Even though Blue missed his chance when he put himself under Green's lee bow, it took adroit maneuvering on his part to get there. Since Green was running time, he was probably moving at top speed and might well have sailed past his attacker to obtain a mast-line position, as has boat B in Figure 1, where A would not have been permitted to luff. In order to get free, A might jibe, but B could retain his advantage by responding with a broader jibe of his own, thus becoming "tailer" and gaining control.
Figure 2 shows a situation in which the boat in control (A) has sprung a surprise on his opponent (B) by deliberately putting him in the tailing position. This is a trap that can be sprung only if the springer is in a position of freedom from which he can get to either end of the starting line without interference. In most circumstances, if boat A were headed away from the line and let boat B get on his tail, the other boat would control him completely. As it is, however, in spite of the fact that A tacked and headed for the line early, permitting boat B to become the tailer, A has not actually relinquished control, since he is far enough away from the line to control his speed and decide when he wants to reach it. If B tries to ride up on him to windward, A can control him by luffing. If B tries to gain an overlap to leeward, A will still remain in control because of the mast-line rule, which says that a leeward yacht cannot luff a windward yacht if the latter was ahead when the overlap began.
Some skippers, in their efforts to avoid being tailed, have evolved a plan that occasionally works but is, in my opinion, quite risky. Here the skipper delays breaking out his genoa until just before the start. If his opponent's jib is set, he is not in a position to tail because of his increased speed. But, without jibs, the control of both boats is materially reduced and fouls are more likely to occur. Furthermore, I believe that a good skipper should not take the defensive, but should become the forceful aggressor approximately seven minutes (in large boats such as 12s) before the start of a match race.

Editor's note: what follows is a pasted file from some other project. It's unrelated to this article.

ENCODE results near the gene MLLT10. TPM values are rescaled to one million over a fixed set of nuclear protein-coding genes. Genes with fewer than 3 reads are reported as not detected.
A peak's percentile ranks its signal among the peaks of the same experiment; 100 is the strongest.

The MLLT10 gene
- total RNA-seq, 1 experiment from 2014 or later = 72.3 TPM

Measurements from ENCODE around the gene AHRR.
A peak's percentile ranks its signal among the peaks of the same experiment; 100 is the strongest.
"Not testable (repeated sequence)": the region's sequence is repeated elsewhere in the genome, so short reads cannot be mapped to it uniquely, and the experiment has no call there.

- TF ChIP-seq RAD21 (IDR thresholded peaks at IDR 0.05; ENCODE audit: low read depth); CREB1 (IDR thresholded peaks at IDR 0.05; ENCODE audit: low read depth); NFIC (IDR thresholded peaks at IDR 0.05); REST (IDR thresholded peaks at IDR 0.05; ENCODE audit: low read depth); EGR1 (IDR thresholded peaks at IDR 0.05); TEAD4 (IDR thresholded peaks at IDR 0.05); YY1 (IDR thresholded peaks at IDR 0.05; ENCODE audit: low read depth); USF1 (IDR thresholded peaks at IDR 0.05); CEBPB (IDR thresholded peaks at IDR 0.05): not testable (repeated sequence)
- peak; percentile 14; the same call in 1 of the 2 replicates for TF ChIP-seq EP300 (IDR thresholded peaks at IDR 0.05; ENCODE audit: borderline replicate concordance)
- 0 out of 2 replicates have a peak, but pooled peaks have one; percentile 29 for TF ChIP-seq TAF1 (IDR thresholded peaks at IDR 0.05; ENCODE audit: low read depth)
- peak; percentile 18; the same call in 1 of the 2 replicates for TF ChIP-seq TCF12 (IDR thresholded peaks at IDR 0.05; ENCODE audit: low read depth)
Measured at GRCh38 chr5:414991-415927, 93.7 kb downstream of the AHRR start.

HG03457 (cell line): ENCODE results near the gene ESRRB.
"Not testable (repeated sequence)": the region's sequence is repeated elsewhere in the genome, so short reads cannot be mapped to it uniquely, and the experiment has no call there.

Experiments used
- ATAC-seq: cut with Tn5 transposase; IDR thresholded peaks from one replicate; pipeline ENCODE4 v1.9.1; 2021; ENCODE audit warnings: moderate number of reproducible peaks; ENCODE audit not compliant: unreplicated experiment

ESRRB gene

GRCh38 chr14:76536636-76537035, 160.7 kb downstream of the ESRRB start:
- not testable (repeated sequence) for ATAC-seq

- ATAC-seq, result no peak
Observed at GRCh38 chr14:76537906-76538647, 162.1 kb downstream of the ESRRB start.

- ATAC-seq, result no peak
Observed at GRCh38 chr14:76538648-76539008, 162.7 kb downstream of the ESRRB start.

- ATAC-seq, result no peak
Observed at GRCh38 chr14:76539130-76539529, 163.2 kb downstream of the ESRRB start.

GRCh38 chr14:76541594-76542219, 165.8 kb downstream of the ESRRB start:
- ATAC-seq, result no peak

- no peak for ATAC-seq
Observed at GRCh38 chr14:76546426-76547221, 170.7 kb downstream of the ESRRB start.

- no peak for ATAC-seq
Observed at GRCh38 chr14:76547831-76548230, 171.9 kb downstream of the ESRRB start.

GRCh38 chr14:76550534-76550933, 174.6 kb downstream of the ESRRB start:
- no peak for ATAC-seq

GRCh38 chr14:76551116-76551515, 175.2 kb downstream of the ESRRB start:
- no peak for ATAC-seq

The best way to avoid being tailed is to keep your boat moving at the greatest speed that the wind will allow. On opposite courses pass as close to your competitor as possible to deny him tacking or jibing room to get on your stern. If you are in control and your opponent plans to jibe around the committee boat or any other boat not under way, prevent him from doing so by going to leeward of the boat he intends to go around, as in Figure 3. You can then retain your control. Some reduction of speed may be necessary, since you can become overlapped after you pass the obstruction boat if you don't slow down. Your defense then would be to tack after he has overlapped the obstruction boat.
The skipper of a controlled boat may luff head to wind very sharply in an effort to kill way and make the controlling boat shoot by or become abeam as the controlled boat loses way. He can then go on one tack only and must not fill away on the other at the risk of disqualification. If the maneuver works out as planned, the controlling position could then be reversed. The same situation could prevail if the "tailee" bears off sharply and is overridden by the tailer. In this case, the tailee should make every effort to be on starboard jibe.